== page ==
According to Matador Network, the drink was initially created in 1943 by Joe Sheridan, a bartender at an airport terminal in Limerick, Ireland. Legend has it that when a plane had to turn around and return to the terminal, Sheridan greeted its passengers with cups of hot coffee spiked with Irish whiskey and topped with rich cream. The bar decided to make it a customary drink and served it to arriving travelers. A taste for the drink spread to America, and bars across the country began making their own versions of the drink.

The main problem with Irish coffee is that while it is relatively simple to make, it is less simple to make right. Jack Keoppler of the Buena Vista bar in San Francisco spent years trying to recreate the perfect Irish coffee, before finally just hiring Joe Sheridan as a bartender. If a good Irish coffee is available, it can provide all the warmth and caffeine boost a person needs for brunch, but if not, it can lead to disappointment.

10. Michelada

Micheladas are a sort of shandy and bloody mary hybrid. According to the Los Angeles Times, a michelada starts with a Mexican beer. To that, you add lime juice, hot sauce, soy sauce, black pepper, and Maggi seasoning, plus a salted rim. Tales of the Cocktail also notes that sometimes Worcestershire sauce is used. Another version of the drink omits spices and sauces and uses simply lemon juice and beer. Either way, you end up with a refreshing beer-based cocktail. 

The drink started its life in Mexico, but has gained popularity on brunch menus in the United States in recent years. It benefits the restaurant, as many don't need a full liquor license to serve beer. Patrons get a cool, refreshing drink that offers many of the savory flavors of a bloody mary — without having to drink tomato soup as a cocktail. Talk about a huge step up.

9. Chapman mocktail

The interesting thing about the Chapman cocktail is that it first came to prominence as a mocktail. According to BusinessDay, the cocktail was invented by Samuel Alamutu, a hotelier in Nigeria. Alamutu had a taste for fine wine and loved taking his family and friends out and treating them. His wife, however, never partook in alcohol, preferring soft drinks and soda. A devoted husband, Alamutu created a non-alcoholic beverage for his wife consisting of lemon and orange juice with a dash of angostura bitters. He garnished the drink with cucumber and lemon for extra flare, and topped it with a cherry.

The drink was a huge success and spread throughout hotels around the world, gaining popularity. Versions of the cocktail now include different syrups and can even be spiked with hard liquors like gin. However you like it, the Chapman is a fun, fruity cocktail that can be enjoyed by the whole family.

8. Mojito

The mojito finds its origins all the way back in 1586 (via Difford's Guide). It likely originated as a drink called the Draque, made from a cane sugar-based spirit called aguardiente, as well as lime juice, mint, and sugar. The drink was named after a privateer, Frances Drake, sent by Queen Elizabeth I to steal gold from the Americas. The drink was used for its medicinal purposes, and when a cholera epidemic hit Havana in 1833, author Ramon de Paula wrote, that he drank the cocktail every day at 11 o'clock, and that he was in good health.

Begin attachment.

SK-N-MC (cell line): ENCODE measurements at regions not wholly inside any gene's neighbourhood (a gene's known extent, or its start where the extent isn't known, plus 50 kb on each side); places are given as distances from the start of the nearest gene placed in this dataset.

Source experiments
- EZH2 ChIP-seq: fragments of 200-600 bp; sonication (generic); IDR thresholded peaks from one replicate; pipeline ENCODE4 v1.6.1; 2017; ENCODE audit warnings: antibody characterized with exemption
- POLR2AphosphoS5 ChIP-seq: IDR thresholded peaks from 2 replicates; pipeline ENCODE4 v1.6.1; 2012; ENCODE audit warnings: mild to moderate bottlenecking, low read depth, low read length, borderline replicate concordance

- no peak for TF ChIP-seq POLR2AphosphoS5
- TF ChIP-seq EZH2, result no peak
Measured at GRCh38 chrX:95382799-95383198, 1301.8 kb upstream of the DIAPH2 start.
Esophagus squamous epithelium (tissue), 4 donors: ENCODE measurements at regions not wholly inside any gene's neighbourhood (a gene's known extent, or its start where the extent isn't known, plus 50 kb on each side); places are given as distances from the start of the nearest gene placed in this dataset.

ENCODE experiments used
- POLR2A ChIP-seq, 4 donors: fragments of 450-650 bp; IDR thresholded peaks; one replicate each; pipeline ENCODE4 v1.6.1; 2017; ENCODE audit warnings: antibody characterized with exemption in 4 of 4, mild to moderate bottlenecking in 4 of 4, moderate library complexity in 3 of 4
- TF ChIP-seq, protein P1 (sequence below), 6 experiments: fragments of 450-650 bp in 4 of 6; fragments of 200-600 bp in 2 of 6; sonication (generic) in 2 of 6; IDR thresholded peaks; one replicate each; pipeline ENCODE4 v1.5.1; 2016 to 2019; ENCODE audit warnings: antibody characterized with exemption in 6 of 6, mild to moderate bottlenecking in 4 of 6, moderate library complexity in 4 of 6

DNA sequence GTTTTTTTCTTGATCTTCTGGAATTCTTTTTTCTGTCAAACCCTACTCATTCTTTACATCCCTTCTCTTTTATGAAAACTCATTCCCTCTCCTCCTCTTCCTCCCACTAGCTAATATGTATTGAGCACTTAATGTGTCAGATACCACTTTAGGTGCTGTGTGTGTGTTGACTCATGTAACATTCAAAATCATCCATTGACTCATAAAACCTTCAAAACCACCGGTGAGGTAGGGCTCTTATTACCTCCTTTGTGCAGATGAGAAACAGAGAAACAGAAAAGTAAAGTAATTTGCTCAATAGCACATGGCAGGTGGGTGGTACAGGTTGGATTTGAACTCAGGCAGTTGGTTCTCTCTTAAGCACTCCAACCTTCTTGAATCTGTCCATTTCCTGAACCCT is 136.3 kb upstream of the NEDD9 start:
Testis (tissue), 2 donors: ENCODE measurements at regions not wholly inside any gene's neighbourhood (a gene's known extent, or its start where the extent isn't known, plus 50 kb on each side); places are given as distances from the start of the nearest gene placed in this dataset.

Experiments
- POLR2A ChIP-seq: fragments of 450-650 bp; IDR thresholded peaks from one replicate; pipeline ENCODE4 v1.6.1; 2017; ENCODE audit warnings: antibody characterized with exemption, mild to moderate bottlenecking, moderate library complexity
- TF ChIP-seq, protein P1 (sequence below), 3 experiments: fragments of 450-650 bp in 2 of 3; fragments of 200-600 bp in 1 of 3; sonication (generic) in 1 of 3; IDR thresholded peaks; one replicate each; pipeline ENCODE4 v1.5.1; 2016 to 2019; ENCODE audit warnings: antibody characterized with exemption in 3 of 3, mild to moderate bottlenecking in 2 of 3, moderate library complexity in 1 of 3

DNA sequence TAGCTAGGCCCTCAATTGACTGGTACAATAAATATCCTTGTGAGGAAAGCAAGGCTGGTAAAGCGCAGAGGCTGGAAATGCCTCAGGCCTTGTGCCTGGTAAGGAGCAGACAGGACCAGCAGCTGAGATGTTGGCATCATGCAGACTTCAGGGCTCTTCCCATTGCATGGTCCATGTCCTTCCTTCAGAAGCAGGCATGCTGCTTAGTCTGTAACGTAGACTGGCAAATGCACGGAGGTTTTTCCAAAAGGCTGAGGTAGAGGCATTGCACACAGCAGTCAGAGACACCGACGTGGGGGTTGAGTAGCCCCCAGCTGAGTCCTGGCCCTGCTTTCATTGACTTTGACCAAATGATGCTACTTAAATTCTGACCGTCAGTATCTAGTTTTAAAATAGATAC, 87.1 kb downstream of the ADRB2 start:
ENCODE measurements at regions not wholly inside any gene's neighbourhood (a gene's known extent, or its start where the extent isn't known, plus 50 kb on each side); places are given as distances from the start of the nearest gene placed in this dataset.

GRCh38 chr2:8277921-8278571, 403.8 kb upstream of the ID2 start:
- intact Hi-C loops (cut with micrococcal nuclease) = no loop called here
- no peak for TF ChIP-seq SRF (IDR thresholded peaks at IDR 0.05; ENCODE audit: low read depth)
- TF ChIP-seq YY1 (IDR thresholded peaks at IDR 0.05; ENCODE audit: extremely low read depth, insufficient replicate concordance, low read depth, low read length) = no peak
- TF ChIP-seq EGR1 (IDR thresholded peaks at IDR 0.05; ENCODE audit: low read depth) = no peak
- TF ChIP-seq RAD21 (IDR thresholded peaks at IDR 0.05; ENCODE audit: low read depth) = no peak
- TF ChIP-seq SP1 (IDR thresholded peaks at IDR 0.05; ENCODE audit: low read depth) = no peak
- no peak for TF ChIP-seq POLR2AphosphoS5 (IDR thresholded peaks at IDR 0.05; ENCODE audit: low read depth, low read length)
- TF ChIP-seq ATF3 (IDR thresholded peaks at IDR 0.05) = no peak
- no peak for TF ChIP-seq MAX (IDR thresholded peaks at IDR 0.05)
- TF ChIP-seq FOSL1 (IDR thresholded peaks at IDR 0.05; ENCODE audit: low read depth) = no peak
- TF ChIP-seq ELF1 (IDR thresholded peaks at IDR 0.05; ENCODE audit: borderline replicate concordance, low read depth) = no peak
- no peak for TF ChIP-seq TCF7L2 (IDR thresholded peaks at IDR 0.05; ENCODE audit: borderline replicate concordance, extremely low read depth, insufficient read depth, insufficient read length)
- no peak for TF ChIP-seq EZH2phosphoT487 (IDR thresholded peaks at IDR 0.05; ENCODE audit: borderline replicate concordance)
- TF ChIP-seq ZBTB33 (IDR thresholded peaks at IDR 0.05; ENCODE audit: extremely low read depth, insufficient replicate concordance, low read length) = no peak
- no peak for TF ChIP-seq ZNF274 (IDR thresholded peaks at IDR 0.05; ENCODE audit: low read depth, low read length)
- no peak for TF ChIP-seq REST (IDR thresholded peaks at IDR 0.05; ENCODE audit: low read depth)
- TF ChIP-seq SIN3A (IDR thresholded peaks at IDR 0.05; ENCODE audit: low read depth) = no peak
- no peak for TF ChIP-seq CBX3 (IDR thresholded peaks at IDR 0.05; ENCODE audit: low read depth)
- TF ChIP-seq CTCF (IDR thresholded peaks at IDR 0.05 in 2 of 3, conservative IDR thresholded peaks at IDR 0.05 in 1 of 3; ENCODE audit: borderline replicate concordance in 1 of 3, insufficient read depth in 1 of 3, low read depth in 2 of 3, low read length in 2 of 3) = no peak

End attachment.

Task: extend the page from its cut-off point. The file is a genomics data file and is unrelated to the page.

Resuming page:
Around the mid-1800s, the Bacardi company was established, and the recipe for the drink was changed to use rum instead of aguardiente. The new drink was called a mojito and was prominently featured in the company's advertising.

This is a cool and refreshing brunch drink. It may be on the strong side, but hey, people have been drinking it for centuries, so who are we to argue? It is good for one's health, after all.

7. Sea breeze

Sea breeze cocktails contain not one but two classic breakfast juices: cranberry juice and grapefruit juice (via As such, how could it not find a place of prominence on this list? Simply add vodka, and suddenly you've got a full-fledged brunch cocktail.

The sea breeze, as we know it, likely came from the cranberry giant, Ocean Spray. The 1960s saw a slight panic about cranberries when it was found that some cranberries had herbicides on them known to cause cancer. It was recommended that Americans stop eating cranberries if they couldn't be sure of their origins. In an attempt to boost cranberry sales, Ocean Spray released recipes that utilized cranberries — which of course included cocktails. While many variations of the cocktail under the name "sea breeze" have come and gone over the years, what is left is a simple drinkable concoction perfect for the brunch table. It is a cocktail that elicits a sunny beach vacation and relaxation.

6. Margarita

Margaritas are fabulous drinks; they are a little sweet, a little salty, and very boozy. A classic margarita is just lime juice, orange liqueur, tequila, and a salted rim (via Smithsonian Magazine). 

Many people have claimed to be the of inventor of this drink. Owner and bartender Carlos "Danny" Herrera claims to have created the drink in his Tijuana restaurant in 1938. Socialite Margarita Sames also claimed to have invented the drink in 1948, but this has been largely debunked, as a 1945 tequila ad ran with the tagline, "Margarita: it's more than a girl's name."

No matter what the origin of the margarita, this cocktail is hard to beat. And with the innovation of the frozen margarita in the 1970s, a whole new way to enjoy the cocktail was born. With its perfectly balanced flavors, it is not too sweet and pairs well with either sweet brunch fare like waffles, or savory items like breakfast burritos.

5. Sangria